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Author Topic: The Nares Strait thread  (Read 354593 times)

Andreas Muenchow

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Re: The Nares Strait thread
« Reply #400 on: January 14, 2015, 12:09:00 AM »
Nares Strait ... is narrower than Fram Strait, but it transports as much fresh ocean water as does its wider sister facing Europe. Few people know this, including climate scientists who often model it with a bathymetry that is 10,000 years out of date from a time when Nares Strait did not yet exist.

I'm not sure what Muenchow is getting at here. 'Fresh' ocean water sounds like icebergs + ice meltwater, leaving overall total salt+fresh volume comparison to Fram up in the air. Probably clarified in his 2006 paper http://dx.doi. org/10.1175/JPO2962.1


Sorry for the sloppy language there ... I meant the amount of liquid freshwater relative to "ambient water" that has a salinity of 34.8 (think of this as grams of salt in a kg of seawater). So if you observe a salinity of 33.8, it has some freshwater in it that diluted the original water that has 34.8. So, melted ice, rivers, rain, melted snow all make water fresh. There is also (solid, frozen) freshwater in ice and icebergs.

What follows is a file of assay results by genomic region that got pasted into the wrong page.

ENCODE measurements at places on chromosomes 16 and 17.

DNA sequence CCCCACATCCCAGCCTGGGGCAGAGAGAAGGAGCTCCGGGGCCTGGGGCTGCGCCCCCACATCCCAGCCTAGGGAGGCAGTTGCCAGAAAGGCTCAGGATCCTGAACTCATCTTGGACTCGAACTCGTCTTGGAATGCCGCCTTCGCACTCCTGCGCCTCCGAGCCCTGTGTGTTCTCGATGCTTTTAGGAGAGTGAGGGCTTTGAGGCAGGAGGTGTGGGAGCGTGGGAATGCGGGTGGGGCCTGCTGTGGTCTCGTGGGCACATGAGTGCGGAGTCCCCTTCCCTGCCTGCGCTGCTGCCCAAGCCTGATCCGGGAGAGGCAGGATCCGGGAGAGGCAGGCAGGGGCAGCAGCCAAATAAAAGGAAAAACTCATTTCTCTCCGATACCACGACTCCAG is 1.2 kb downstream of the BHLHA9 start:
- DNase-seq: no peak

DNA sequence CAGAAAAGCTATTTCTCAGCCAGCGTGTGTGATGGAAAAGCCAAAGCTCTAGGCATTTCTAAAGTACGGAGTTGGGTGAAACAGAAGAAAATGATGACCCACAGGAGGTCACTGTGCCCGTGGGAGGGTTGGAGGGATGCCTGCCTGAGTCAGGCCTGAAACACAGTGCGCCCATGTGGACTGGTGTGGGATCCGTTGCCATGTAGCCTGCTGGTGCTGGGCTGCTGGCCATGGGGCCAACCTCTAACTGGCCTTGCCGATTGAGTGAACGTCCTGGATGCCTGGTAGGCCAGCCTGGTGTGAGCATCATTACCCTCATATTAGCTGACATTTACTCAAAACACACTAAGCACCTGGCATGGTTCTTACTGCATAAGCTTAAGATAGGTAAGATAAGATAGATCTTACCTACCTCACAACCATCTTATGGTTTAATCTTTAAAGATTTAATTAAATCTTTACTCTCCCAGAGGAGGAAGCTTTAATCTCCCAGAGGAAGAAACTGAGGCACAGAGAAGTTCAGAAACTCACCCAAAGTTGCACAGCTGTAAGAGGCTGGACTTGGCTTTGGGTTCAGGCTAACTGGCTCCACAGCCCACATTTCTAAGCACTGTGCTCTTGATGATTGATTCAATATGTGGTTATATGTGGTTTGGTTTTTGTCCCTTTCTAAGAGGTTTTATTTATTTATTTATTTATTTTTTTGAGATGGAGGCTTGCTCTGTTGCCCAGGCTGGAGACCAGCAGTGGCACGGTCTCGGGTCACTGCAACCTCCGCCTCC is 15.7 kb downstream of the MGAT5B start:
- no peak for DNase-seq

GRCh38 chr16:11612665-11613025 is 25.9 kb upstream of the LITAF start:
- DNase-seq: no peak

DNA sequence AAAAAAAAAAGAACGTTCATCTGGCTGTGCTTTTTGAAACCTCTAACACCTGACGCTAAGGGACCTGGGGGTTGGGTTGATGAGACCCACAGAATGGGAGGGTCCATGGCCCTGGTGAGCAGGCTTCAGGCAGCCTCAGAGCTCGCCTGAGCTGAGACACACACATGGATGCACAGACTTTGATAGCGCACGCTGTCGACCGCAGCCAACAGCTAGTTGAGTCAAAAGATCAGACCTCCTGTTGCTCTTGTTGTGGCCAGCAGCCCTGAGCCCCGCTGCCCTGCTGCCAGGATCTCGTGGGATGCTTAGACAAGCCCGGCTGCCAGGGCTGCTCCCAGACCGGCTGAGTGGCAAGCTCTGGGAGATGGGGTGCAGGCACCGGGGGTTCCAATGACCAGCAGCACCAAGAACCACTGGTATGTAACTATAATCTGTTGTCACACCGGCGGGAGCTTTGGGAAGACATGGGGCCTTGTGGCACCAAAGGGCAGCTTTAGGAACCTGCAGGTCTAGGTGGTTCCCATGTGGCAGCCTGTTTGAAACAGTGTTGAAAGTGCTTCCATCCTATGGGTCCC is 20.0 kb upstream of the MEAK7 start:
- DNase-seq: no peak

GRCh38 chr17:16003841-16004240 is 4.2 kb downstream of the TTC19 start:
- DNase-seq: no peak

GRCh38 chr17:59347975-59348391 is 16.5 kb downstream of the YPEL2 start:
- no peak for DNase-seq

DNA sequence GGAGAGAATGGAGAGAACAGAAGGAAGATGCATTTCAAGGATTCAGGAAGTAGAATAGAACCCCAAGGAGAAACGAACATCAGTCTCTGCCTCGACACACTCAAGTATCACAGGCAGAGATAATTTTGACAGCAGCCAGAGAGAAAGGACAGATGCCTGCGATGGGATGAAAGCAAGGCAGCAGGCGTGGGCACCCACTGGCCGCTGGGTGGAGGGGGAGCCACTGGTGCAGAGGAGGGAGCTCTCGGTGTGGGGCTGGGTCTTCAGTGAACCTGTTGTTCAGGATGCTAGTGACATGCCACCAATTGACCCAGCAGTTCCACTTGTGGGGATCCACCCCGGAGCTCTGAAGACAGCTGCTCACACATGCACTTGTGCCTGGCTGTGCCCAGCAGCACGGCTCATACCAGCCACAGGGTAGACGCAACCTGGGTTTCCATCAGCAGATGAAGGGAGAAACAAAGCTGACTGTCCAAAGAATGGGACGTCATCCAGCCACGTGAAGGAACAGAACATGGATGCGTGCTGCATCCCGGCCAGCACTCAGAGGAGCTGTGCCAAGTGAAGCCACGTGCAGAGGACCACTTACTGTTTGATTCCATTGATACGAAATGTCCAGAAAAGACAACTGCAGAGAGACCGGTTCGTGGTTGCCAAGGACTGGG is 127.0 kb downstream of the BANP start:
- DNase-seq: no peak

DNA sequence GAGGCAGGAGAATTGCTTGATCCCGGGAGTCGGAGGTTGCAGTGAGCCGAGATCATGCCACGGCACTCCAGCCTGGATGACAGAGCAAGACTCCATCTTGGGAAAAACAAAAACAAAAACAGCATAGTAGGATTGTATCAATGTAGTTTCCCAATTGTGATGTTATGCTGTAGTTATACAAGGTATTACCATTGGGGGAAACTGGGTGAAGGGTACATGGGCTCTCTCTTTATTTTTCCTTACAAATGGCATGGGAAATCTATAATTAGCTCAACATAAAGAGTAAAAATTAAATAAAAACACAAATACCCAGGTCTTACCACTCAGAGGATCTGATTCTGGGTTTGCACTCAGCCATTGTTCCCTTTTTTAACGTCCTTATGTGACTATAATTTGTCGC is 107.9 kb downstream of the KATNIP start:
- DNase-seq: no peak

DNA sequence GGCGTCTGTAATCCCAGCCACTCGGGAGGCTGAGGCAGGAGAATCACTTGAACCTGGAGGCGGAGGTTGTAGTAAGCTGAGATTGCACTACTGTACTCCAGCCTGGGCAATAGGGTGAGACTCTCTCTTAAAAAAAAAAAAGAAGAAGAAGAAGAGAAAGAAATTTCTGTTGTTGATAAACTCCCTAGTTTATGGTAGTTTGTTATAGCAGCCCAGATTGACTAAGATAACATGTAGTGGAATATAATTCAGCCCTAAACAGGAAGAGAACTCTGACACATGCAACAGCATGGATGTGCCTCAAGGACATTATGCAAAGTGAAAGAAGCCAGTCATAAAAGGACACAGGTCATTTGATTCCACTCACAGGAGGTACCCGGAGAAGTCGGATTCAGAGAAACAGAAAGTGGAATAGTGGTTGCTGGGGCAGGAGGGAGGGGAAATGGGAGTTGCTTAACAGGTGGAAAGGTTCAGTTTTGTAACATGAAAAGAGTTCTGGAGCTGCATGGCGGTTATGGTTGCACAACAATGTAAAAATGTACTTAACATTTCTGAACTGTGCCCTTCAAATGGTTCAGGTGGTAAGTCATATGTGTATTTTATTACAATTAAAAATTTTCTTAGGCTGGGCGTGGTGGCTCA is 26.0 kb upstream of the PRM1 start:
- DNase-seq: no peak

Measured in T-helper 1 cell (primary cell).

What matters for climate is the amount of vertical density (=salinity; temperature has little impact on density in Arctic waters) stratification in the downstream northern North-Atlantic . This determines how much "new" deep water forms at the surface that then sinks to great depth (2000-m or so) and that then circulates around the globe slowly mixing and rising until it gets back to the surface, maybe, a 1000 years later, somewhere in the North Pacific. So, freshwater flux is what modelers want from me as a metric to include in and/or check their models against. In Fram Strait exports its freshwater mostly as ice while Nares Strait exports freshwater mostly as water.